built to resist lateral pressure other than wind pressure; esp: one to prevent an earth slide.”
Def.’s Mem. Supp. Mot. Dismiss 5-6, 8. Liberty Mutual further argues that the United States
District Court for the District of New Jersey held in Wurst v. State Farm Fire & Cas. Co., 431 F.
In Poole, the Connecticut Supreme Court interpreted a health care coverage agreement between retired firefighters
and a city, which provided that the city “shall continue in full force and effect the medical benefits for each . . .
employee who retires . . . after [the execution of this agreement].” 266 Conn. at 92. The Court held that both
parties’ interpretations of the provision—the benefits shall continue throughout the retirement or stop when the
agreement expires—were reasonable, thus the agreement was ambiguous. Id. In Isham, the Court interpreting the
alimony provision in the parties’ separation agreement held that both interpretations of the term “salary”—to include
or to not include bonuses—are reasonable, therefore the agreement was ambiguous. 292 Conn. at 184.
Supp. 2d 501, 506 (D.N.J. 2006) that “foundation” in an insurance policy includes the basement
walls. In contrast, the Karases argue that the dictionary definition of “foundation” could be the
footing upon which the basement walls rest, which does not include the basement walls. See
Bacewicz v. NGM Ins. Co., No. 3:08cv1530 (JCH), 2010 WL 3023882, at *4 (D. Conn. Aug. 2,
2010) (citing Turner v. State Farm Fire & Cas. Co., 614 So. 2d 1029, 1032 (Ala. 1993)) (finding
that “foundation” could mean the piece of concrete at the base of the wall rather than a concrete
basement wall itself, thus the term is ambiguous). The Karases also argue that the
Encyclopaedia Britannica defines “retaining wall” as a “freestanding wall that either resists some
weight on one side or prevents the erosion of an embankment.” Pls.’ Mem. Opp’n Def.’s Mot.
Dismiss 8-9. Each party thus has a reasonable but different interpretation of the phrases
supported by dictionaries and case law, so the phrases are ambiguous, and the insurance policy
should be construed against Liberty Mutual. Therefore, the Karases have alleged facts that
constitute a breach of the agreement by the other party.
Moreover, the Karases have alleged that they have incurred financial loss and damage
because of Liberty Mutual’s alleged breach of agreement, which includes the cost of replacing
the basement walls, along with the related restoration of the deck, landscaping, driveway and
walks. In addition, the Karases allege that the substantial impairment took place at some point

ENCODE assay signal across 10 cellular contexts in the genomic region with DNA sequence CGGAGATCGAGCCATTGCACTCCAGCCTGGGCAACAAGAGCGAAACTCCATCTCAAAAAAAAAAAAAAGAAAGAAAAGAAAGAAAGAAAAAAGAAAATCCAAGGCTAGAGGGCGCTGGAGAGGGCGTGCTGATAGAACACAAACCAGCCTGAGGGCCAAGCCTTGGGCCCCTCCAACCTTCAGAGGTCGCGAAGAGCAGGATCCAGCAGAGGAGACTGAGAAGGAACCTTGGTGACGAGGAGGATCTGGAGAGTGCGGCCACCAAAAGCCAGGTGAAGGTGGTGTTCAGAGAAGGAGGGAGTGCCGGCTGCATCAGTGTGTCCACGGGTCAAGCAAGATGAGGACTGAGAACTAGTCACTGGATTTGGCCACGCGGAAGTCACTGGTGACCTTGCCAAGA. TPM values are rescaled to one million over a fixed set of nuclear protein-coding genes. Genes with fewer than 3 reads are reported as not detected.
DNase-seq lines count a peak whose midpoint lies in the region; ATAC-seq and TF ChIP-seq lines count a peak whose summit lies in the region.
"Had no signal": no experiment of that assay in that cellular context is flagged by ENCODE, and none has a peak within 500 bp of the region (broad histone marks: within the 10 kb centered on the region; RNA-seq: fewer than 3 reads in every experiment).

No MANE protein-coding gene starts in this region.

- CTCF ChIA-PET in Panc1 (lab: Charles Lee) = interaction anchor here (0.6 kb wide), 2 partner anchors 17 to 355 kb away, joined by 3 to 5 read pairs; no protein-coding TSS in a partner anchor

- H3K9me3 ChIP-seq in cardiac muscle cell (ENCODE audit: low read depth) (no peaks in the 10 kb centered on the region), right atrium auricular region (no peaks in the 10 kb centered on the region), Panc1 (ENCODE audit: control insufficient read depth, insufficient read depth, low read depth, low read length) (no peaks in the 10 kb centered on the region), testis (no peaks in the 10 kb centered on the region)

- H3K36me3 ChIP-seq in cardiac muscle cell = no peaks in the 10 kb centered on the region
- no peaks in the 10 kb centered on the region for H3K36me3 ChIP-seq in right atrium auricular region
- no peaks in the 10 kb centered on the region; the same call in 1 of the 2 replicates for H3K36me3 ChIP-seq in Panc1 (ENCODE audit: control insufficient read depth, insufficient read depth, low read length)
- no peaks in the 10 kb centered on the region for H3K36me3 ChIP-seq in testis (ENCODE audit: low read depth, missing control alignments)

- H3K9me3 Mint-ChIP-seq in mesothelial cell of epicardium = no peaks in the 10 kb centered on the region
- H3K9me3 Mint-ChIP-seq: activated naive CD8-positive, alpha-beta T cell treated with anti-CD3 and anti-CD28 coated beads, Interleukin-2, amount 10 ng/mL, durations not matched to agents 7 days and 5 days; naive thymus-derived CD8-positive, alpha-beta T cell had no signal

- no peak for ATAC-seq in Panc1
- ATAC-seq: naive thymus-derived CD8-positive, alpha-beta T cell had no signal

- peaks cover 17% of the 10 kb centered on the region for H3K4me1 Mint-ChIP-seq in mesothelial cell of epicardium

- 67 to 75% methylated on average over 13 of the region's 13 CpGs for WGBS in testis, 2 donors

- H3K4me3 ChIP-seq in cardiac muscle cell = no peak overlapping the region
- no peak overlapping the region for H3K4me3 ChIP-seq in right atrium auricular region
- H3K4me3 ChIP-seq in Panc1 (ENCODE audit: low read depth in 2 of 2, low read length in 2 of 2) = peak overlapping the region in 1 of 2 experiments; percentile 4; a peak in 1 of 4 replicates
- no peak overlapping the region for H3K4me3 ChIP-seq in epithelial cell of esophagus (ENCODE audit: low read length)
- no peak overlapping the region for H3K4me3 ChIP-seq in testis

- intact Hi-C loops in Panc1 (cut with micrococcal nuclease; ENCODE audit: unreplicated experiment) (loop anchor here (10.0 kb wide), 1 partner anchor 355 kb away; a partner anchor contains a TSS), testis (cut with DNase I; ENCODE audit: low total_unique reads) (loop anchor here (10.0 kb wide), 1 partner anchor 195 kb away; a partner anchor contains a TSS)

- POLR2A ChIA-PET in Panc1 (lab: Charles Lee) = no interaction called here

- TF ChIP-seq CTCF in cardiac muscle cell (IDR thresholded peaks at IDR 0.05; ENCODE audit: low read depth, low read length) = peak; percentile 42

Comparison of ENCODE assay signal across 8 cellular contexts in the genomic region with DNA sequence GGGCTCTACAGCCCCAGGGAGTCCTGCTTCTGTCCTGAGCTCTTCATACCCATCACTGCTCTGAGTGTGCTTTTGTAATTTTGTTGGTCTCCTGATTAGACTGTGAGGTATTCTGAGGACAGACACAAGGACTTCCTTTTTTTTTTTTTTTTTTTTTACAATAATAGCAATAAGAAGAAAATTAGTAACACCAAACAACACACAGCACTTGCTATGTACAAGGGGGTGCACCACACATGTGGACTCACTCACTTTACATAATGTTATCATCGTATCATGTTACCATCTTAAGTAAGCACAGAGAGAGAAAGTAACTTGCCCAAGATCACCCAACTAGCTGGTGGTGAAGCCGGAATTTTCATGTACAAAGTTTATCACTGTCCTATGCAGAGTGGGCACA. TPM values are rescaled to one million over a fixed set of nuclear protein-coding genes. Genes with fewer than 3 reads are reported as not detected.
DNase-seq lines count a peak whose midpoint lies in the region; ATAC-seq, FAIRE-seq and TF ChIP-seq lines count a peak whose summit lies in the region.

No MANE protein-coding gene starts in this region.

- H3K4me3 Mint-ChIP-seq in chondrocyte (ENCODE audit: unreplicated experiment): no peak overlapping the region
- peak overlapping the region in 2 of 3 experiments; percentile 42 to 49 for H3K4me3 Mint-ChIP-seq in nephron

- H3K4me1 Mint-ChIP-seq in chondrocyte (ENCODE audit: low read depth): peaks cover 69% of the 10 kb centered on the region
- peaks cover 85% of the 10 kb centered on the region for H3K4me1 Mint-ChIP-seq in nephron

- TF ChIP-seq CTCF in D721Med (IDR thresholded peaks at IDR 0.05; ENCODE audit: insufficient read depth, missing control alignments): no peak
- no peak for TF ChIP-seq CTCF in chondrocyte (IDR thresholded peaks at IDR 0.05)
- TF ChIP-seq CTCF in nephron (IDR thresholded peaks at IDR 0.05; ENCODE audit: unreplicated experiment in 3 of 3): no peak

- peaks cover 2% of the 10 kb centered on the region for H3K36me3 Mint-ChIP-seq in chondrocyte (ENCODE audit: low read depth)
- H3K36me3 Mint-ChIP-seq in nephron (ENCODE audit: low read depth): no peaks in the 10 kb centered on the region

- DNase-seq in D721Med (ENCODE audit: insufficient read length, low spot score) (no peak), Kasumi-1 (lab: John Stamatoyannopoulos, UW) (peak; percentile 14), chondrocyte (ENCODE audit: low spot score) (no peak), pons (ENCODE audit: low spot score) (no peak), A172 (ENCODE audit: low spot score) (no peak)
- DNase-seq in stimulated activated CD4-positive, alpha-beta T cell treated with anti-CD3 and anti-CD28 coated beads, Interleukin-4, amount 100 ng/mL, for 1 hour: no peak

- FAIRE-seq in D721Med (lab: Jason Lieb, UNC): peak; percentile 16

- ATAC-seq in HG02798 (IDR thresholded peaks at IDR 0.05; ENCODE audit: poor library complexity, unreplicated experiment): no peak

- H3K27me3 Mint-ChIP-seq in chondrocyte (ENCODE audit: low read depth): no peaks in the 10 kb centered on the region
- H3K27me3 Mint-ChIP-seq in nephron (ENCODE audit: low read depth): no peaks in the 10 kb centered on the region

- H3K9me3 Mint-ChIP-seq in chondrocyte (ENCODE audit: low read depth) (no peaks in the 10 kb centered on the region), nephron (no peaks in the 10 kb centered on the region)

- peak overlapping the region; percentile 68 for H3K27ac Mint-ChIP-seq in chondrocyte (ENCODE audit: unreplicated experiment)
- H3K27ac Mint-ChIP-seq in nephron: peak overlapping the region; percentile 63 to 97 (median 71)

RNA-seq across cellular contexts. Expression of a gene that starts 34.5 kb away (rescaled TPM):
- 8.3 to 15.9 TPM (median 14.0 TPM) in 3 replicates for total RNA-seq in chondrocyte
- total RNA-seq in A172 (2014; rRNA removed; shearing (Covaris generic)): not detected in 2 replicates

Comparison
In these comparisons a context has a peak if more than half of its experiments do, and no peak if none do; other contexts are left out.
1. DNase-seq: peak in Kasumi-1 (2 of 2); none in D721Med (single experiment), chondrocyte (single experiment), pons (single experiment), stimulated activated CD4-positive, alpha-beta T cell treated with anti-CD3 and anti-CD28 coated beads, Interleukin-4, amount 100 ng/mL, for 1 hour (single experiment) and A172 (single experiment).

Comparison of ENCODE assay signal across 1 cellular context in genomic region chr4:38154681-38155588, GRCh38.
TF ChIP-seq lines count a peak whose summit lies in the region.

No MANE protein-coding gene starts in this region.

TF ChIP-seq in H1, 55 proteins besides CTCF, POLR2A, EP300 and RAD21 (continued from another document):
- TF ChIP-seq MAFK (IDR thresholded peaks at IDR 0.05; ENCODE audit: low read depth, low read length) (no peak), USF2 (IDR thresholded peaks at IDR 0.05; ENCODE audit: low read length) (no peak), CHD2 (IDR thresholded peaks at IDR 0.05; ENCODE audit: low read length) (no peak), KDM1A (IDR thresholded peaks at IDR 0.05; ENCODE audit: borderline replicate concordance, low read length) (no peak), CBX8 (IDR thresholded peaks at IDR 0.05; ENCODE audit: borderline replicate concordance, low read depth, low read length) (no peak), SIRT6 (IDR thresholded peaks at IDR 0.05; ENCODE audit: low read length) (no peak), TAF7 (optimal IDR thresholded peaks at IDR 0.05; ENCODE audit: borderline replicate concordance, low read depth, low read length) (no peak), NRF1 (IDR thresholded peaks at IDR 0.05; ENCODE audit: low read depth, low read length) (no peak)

between the date on which the basement walls were poured and the date on which they
discovered the impairment, which includes the period covered by the Policy, thus the Karases’
factual allegation with regard to the time when the loss occurred is also enough to raise their
right to relief above the speculative level. Therefore, the Karases’ factual allegations constitute a
plausible claim for breach of contract. Accordingly, Liberty Mutual’s motion to dismiss Count
One is denied.
B. Count Two: Breach of the Implied Covenant of Good Faith and Fair Dealing
The duty of good faith and fair dealing is a covenant implied into a contract or a
contractual relationship. Garbinski v. Nationwide Mut. Ins. Co., No. 3:10cv1191 (VLB), 2011
WL 3164057, at *8 (D. Conn. July 26, 2011); De La Concha of Hartford, Inc. v. Aetna Life Ins.
Co., 269 Conn. 424, 432 (2004). Every contract carries an implied duty requiring that neither
party do anything that will injure the right of the other to receive the benefits of the agreement.
Garbinski, 2011 WL 3164057, at *8; De La Concha, 269 Conn. at 432. To constitute a breach of
the implied covenant of good faith and fair dealing, the acts by which a defendant allegedly
impedes the plaintiff’s right to receive benefits that he or she reasonably expected to receive
under the contract must have been taken in bad faith. Garbinski, 2011 WL 3164057, at *8; De
La Concha, 269 Conn. at 433. Bad faith in general implies both actual or constructive fraud, or a
design to mislead or deceive another, or a neglect or refusal to fulfill some duty or some
contractual obligation, not prompted by an honest mistake regarding one’s rights or duties, but
by some interested or sinister motive. Garbinski, 2011 WL 3164057, at *8; Habetz v. Condon,
224 Conn. 231, 237 (1992). Bad faith means more than mere negligence; it involves a dishonest
purpose. Garbinski, 2011 WL 3164057, at *8; Habetz, 224 Conn. at 237. An insurer’s failure to